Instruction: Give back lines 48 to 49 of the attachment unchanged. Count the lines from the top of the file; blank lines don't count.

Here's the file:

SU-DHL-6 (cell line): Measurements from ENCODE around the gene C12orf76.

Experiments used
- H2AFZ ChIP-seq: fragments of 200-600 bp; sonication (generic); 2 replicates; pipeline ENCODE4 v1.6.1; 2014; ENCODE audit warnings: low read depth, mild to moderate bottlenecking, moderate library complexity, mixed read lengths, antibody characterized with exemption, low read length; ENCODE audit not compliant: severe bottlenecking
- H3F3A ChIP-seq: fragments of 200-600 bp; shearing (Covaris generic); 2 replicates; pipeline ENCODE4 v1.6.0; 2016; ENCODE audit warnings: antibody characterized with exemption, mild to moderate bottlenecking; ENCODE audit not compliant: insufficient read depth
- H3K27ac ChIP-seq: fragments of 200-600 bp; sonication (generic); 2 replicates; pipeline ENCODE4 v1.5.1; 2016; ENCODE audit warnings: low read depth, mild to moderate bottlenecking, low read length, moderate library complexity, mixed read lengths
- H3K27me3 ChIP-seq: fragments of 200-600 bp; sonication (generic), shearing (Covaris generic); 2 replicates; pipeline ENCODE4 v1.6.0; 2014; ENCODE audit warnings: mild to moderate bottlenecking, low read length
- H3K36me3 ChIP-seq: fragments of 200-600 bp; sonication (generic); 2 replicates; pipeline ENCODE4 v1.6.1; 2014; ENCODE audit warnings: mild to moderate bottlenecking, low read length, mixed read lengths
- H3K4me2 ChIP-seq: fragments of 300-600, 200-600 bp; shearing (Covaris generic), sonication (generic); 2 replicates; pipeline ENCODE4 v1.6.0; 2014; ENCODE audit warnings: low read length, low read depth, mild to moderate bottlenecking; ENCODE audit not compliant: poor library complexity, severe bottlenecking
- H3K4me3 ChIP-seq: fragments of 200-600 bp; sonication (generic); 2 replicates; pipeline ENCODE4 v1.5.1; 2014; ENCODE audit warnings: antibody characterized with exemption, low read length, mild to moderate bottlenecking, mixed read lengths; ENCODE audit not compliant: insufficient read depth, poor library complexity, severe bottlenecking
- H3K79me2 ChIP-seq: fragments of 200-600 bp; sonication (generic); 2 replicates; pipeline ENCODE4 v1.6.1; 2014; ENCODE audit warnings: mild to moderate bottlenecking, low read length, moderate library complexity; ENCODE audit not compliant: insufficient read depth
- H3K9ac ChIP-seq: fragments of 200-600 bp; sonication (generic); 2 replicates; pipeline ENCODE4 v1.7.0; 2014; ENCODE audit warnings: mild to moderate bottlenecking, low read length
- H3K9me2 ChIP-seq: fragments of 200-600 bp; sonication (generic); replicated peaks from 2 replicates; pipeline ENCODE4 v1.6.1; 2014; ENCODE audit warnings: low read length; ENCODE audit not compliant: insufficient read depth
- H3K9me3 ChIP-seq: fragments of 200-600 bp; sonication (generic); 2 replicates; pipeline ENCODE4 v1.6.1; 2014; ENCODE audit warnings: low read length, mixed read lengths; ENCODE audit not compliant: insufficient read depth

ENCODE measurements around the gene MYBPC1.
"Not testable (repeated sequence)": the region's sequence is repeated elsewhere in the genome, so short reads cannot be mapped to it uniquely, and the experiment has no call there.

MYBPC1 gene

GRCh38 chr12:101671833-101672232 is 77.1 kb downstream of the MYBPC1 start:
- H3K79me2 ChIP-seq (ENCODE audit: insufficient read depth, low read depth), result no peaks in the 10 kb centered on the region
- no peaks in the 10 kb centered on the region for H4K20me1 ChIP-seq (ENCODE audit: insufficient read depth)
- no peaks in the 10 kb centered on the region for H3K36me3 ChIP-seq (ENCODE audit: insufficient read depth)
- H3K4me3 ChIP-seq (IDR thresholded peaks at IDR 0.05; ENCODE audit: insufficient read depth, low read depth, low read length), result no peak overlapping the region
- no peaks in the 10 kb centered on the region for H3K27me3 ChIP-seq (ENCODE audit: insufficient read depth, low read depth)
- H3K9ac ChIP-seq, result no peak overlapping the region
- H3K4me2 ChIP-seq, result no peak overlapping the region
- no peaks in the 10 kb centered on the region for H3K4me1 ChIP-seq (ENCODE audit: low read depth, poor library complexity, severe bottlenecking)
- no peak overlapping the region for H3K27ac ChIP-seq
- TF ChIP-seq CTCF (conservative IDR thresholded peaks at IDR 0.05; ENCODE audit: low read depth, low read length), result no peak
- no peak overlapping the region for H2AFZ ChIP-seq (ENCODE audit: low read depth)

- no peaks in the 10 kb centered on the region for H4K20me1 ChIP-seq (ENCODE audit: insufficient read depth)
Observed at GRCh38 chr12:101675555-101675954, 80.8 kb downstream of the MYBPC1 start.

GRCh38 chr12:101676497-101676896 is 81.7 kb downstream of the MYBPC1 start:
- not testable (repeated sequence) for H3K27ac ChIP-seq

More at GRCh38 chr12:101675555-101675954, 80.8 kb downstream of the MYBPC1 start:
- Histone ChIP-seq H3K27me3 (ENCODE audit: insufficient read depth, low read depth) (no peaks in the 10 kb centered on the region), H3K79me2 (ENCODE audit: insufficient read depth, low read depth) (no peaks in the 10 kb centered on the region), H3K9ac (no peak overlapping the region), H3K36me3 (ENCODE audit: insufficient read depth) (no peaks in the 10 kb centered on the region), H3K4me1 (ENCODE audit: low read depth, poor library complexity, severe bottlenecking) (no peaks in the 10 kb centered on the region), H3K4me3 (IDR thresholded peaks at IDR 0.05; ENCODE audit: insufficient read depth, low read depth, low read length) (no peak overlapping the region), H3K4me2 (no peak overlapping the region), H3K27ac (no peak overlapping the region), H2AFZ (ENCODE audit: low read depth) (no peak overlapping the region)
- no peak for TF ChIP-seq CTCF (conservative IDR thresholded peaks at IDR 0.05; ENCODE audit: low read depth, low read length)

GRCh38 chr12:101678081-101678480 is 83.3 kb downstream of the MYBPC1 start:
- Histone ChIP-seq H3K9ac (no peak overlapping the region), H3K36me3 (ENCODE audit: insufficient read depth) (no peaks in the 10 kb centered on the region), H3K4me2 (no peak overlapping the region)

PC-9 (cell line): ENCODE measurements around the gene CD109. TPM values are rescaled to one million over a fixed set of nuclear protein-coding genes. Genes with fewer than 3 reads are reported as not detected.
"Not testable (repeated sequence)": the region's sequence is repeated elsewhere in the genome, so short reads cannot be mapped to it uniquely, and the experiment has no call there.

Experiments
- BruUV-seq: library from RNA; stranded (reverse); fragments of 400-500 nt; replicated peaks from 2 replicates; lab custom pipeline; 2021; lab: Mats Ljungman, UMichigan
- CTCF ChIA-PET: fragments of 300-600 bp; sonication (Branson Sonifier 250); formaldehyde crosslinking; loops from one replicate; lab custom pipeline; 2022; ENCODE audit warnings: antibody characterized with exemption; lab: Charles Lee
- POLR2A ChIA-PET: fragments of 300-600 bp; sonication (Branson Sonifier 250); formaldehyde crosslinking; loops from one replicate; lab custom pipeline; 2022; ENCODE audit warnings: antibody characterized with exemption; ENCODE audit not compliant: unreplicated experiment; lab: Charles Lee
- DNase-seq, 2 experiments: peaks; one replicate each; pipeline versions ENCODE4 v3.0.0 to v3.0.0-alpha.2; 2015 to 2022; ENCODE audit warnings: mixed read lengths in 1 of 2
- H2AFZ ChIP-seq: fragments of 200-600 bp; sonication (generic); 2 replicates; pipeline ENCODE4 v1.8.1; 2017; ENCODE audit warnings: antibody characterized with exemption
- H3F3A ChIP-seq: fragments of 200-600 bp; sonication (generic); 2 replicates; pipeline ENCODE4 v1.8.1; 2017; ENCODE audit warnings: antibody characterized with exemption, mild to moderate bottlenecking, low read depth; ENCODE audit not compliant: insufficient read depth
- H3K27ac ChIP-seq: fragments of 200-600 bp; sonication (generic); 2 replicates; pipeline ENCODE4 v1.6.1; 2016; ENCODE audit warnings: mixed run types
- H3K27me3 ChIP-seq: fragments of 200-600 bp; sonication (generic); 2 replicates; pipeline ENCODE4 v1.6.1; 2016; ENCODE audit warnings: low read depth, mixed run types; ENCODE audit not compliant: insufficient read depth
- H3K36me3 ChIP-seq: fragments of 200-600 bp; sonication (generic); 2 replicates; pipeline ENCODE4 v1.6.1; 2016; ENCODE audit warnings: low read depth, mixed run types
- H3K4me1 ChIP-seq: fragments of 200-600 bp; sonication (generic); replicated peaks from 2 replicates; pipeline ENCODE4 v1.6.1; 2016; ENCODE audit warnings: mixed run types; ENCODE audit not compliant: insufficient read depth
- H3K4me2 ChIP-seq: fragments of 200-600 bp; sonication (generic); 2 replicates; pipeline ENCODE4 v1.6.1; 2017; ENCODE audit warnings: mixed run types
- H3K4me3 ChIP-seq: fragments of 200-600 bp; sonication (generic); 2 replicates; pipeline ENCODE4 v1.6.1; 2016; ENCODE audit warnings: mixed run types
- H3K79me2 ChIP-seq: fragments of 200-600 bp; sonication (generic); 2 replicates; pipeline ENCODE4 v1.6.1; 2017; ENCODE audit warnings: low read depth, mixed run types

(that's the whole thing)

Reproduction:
- H3K27me3 ChIP-seq: fragments of 200-600 bp; sonication (generic); 2 replicates; pipeline ENCODE4 v1.6.1; 2016; ENCODE audit warnings: low read depth, mixed run types; ENCODE audit not compliant: insufficient read depth
- H3K36me3 ChIP-seq: fragments of 200-600 bp; sonication (generic); 2 replicates; pipeline ENCODE4 v1.6.1; 2016; ENCODE audit warnings: low read depth, mixed run types